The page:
I've so enjoyed this class with all of you! I hope you all have the adventures you dream of!

Tuesday, May 13, 2014

Future Reading

The novel "My Side of the Mountain," written by Jean Craighead George, introduced me to the subject of fictive adventure and has continued to influence me decades later. This story follows the twelve year old protagonist Sam Gribley as he runs away from city life to live self sufficiently in the woods of the Catskill Mountains. Besides being a relatively short and very readable adventure story, "My Side of the Mountain" has innumerable tips regarding how to stay alive and how to sustainably live in New York wilderness with little more than a pocket knife. Furthermore, it offers a context for adventure in a setting that anybody going to Hamilton College can relate to. At times during this semester I felt ostracized from the books we were reading by how outlandish the idea was (for me at least) to be in Antarctica, the middle of an ocean, or the top of a Himalayan mountain. "My Side of the Mountain" transposes the same struggle to survive that we read about all semester into a very relatable context (made more so if you go camping with future classes).  

Monday, May 12, 2014

For the Future

One of my favorite authors is Bill Bryson (he's hilarious) and "The Lost Continent: Travels in Small-town America" would be a great addition to the syllabus as a change of pace from the typically European and/or Asian adventure novels we've read in the course. His style of writing appeals to armchair adventurers AND the book focuses on the American landscape, something I don't think we were really able to cover this semester. I would, obviously, recommend "A Walk in the Woods," which is entertaining and, perhaps more importantly, a story about the challenges armchair adventurers face when they leave their armchair.

Book Recommendations

I was going to recommend A Walk in the Woods, I see that a few other people had the same idea. Because we covered so many different genres within adventure writing (autobiography, history, spy/suspense, etc.), I thought it might be great to get a taste of humor. There are parts of A Walk in the Woods that had me laughing out loud in public places. I love when he encounters that crazy, clingy lady who keeps popping up. Anyway, I think Bryson has an interesting perspective on adventure writing because he is a writer first, and because he began hiking in order to write about it.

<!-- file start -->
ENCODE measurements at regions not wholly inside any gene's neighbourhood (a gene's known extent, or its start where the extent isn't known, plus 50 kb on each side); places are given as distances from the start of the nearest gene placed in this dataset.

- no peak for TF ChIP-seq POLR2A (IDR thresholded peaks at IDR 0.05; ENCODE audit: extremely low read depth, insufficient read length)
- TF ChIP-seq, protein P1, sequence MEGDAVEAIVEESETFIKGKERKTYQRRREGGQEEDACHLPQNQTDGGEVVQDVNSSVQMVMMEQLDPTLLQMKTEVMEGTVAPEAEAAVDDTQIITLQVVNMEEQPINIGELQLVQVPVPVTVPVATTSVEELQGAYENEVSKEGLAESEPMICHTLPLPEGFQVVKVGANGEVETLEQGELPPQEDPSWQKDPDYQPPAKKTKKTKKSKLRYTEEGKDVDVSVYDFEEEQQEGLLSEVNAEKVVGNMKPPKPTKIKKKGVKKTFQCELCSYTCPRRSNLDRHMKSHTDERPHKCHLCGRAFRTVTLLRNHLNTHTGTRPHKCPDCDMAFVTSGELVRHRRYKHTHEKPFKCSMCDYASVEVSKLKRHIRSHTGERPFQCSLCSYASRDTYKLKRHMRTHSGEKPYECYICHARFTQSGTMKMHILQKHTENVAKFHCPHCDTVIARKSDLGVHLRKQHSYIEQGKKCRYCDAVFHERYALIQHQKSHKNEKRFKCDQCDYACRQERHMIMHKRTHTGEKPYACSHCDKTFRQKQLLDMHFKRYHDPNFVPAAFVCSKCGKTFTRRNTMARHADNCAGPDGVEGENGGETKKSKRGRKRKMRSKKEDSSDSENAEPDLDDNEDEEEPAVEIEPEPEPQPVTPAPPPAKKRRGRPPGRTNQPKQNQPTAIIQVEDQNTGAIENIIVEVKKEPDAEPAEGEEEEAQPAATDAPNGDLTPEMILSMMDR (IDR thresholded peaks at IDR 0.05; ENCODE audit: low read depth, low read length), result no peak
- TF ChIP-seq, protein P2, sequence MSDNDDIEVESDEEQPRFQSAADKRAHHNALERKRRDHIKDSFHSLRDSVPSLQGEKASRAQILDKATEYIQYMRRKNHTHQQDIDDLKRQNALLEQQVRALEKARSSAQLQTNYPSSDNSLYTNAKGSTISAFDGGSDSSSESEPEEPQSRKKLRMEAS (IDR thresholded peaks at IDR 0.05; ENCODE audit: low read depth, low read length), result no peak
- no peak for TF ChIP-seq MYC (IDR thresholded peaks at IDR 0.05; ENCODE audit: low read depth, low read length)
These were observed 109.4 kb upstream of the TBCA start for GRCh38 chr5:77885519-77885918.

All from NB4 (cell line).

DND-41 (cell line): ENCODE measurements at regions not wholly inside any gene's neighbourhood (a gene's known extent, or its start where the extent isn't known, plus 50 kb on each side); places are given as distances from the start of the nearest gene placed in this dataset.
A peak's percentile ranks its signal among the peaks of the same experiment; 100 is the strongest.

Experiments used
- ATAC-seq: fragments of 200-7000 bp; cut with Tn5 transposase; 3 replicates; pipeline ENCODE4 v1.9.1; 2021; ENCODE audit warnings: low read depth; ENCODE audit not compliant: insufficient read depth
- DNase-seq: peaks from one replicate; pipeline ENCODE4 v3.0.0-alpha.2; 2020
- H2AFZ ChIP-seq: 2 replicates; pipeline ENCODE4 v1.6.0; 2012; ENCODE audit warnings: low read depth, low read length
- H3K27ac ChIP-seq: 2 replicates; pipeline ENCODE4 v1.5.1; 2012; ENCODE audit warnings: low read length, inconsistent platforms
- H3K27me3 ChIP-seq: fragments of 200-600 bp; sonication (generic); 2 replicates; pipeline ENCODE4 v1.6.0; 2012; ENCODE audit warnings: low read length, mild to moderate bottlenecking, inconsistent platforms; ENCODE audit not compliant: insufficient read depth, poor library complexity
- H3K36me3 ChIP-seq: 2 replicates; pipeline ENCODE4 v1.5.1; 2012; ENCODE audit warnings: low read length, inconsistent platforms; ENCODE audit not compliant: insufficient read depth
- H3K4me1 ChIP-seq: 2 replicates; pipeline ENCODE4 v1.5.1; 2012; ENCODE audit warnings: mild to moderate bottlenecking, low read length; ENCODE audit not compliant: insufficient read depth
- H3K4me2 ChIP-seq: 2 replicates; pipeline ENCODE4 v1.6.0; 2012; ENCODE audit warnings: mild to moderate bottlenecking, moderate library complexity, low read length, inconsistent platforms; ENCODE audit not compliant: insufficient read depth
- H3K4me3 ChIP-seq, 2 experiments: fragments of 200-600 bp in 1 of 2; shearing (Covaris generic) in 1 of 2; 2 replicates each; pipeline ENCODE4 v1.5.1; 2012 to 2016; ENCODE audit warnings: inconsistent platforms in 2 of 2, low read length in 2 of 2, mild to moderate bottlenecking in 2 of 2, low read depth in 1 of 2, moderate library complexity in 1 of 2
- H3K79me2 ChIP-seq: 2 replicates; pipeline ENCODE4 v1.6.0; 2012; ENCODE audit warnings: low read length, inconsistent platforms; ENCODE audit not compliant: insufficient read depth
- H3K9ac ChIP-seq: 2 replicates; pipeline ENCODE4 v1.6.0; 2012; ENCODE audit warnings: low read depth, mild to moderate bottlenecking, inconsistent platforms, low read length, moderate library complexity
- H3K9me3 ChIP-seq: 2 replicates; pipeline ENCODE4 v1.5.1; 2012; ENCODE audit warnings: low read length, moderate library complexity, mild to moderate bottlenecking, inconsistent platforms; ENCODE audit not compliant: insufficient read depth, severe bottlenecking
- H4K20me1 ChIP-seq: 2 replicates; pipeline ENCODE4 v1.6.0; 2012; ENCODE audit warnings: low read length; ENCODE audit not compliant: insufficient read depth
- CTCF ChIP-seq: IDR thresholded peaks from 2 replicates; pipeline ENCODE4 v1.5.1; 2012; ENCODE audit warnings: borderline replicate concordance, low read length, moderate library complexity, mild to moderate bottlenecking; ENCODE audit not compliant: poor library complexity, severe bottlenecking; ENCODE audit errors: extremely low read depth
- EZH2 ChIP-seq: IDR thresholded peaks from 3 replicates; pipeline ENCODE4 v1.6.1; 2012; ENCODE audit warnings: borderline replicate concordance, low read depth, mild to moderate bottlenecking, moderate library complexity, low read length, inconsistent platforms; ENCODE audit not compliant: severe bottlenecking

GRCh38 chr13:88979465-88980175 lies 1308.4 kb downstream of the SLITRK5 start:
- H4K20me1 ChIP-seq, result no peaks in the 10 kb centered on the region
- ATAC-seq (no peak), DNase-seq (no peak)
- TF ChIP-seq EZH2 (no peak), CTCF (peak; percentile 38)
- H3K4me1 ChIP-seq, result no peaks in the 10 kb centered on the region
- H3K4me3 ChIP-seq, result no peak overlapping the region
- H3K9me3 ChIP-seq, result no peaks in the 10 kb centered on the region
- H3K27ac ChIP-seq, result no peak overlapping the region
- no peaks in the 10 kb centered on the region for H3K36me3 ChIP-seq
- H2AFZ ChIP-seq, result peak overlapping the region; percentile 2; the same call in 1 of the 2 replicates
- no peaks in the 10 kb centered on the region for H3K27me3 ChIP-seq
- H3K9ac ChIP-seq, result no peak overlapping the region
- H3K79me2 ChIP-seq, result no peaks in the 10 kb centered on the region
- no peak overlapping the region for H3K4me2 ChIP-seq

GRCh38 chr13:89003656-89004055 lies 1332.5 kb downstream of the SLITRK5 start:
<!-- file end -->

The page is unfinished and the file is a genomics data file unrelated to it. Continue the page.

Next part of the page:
Since discovering everyone else's pull to A Walk in the Woods, I've been trying to think about some other adventure recommendations. I read Miracle in the Andes and really enjoyed it, although I read it in the same era of my life as Into Thin Air, so could be misremembering... I do think brings the interesting perspective of forced adventure. Unlike so many of the adventures that we read through the semester, the men had absolutely no warning that they were in for a test of survival.

It's been a few years, but I also really enjoyed Don't Let's Go to the Dogs Tonight: An African Childhood by Alexandra Fuller. It is a life scattered with adventure, rather than the typical, linear adventures that we have been reading so it may not work.